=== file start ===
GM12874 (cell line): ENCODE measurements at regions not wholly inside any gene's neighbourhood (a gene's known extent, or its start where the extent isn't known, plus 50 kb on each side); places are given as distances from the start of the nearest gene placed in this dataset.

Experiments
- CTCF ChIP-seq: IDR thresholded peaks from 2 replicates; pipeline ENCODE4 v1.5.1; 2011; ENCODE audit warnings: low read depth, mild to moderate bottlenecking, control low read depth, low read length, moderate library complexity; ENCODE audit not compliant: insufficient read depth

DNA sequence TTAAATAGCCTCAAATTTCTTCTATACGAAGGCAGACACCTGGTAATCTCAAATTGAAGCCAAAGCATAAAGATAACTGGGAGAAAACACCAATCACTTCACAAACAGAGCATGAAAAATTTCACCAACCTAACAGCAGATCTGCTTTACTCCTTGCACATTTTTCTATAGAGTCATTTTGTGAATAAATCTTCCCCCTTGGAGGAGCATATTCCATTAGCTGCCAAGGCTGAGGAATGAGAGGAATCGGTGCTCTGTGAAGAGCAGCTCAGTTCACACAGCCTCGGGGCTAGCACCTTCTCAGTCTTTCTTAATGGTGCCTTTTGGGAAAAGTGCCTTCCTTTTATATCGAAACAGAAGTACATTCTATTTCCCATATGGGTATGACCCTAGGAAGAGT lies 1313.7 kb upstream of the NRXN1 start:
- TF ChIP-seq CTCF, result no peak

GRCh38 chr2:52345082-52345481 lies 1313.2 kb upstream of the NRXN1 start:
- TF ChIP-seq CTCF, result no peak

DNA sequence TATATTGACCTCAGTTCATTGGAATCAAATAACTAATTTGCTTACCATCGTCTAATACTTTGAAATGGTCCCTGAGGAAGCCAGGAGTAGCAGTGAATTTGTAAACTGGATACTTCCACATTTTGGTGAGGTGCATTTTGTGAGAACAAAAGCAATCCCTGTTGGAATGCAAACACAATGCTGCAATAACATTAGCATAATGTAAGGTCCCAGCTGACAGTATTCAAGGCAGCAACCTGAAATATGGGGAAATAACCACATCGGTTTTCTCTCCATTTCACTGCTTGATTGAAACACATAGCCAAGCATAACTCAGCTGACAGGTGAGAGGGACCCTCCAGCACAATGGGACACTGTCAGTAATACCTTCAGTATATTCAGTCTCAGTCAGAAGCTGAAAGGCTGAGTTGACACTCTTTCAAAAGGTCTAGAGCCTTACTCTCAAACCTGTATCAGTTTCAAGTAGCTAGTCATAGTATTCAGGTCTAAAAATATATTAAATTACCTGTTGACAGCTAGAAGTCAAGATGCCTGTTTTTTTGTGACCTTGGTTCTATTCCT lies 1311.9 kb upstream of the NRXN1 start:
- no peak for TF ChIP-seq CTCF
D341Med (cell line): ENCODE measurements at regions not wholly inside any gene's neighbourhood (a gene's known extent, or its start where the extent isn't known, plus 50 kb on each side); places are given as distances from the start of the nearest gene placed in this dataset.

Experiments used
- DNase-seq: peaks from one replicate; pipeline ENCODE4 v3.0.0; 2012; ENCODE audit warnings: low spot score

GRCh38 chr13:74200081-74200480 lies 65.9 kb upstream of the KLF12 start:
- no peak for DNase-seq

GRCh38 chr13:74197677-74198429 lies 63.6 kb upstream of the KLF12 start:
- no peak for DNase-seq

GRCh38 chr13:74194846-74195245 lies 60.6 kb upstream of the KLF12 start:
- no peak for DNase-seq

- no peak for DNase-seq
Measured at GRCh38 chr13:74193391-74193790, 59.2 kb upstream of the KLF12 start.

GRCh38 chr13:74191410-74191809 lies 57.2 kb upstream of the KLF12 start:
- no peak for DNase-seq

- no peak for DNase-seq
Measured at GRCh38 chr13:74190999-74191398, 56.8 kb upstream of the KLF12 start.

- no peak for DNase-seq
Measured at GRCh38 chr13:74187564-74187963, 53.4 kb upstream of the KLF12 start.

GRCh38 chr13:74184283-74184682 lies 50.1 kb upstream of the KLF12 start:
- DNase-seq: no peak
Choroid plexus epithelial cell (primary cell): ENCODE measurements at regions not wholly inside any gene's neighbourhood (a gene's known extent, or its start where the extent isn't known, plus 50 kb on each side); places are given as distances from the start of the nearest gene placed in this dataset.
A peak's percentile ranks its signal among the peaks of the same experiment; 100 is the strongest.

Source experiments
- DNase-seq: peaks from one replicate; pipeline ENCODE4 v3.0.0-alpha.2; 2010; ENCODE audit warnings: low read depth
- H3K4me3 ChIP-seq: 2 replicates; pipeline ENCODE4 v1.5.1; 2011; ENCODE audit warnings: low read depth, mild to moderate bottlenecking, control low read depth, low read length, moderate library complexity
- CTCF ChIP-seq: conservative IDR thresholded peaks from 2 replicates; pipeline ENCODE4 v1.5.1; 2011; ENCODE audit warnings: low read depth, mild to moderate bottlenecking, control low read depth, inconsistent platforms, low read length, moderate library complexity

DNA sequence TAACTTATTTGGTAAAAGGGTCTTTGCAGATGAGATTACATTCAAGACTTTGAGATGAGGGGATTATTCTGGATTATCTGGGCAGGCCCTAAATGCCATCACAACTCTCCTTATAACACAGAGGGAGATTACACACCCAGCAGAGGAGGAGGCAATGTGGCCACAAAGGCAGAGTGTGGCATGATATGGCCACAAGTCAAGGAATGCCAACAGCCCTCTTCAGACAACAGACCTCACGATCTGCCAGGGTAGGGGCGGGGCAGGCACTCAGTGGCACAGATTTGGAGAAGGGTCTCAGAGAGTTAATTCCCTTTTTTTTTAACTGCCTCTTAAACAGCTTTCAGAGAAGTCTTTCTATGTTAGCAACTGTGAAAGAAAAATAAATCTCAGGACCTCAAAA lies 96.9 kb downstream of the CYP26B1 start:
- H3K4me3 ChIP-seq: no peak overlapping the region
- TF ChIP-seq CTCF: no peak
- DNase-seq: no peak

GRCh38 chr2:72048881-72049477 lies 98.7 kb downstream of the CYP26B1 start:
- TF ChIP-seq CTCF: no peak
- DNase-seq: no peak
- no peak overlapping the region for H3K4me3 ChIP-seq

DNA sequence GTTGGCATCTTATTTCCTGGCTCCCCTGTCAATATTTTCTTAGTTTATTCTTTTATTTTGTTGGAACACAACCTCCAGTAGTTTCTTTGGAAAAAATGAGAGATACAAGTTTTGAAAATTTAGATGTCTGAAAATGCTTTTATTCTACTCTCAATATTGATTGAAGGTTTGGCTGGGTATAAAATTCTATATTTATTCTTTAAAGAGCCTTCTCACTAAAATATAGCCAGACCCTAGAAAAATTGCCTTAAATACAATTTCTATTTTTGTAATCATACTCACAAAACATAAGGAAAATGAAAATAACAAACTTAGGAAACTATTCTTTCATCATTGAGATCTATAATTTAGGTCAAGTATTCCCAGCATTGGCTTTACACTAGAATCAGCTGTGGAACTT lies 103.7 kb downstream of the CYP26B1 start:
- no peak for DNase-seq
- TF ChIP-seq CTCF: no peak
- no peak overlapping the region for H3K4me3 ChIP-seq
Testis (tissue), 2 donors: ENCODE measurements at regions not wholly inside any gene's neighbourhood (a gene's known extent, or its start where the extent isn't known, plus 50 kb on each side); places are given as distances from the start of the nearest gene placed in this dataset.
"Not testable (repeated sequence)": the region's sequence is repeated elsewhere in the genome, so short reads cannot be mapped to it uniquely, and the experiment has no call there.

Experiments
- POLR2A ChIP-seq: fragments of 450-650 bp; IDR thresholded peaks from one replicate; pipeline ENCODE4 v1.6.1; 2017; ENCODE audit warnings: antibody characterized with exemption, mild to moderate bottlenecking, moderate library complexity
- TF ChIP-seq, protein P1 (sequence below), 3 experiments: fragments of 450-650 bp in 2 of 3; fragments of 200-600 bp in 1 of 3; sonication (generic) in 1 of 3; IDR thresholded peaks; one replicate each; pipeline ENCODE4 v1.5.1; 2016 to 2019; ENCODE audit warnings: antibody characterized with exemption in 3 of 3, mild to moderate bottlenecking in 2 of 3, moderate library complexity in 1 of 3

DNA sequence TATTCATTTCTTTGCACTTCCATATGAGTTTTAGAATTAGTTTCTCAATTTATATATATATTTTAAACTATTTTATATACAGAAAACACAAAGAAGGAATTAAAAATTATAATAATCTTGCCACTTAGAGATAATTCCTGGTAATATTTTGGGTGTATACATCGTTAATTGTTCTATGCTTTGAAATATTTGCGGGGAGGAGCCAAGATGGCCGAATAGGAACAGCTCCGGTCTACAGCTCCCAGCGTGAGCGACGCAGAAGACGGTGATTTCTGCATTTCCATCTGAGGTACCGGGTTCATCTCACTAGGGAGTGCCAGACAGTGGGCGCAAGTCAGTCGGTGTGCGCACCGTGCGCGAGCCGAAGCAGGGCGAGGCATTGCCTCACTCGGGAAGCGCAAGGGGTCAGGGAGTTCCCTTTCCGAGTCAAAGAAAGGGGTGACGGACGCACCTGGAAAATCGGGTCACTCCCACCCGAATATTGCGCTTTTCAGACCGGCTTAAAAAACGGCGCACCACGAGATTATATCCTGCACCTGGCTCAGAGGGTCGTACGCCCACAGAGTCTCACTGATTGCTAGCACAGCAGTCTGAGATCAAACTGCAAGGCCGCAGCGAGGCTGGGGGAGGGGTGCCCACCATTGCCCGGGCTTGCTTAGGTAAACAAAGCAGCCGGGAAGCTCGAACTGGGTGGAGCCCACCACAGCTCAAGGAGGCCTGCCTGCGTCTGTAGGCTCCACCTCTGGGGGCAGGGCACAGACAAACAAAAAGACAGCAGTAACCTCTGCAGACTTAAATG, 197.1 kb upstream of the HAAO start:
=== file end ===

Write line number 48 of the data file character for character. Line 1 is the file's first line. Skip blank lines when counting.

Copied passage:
"Not testable (repeated sequence)": the region's sequence is repeated elsewhere in the genome, so short reads cannot be mapped to it uniquely, and the experiment has no call there.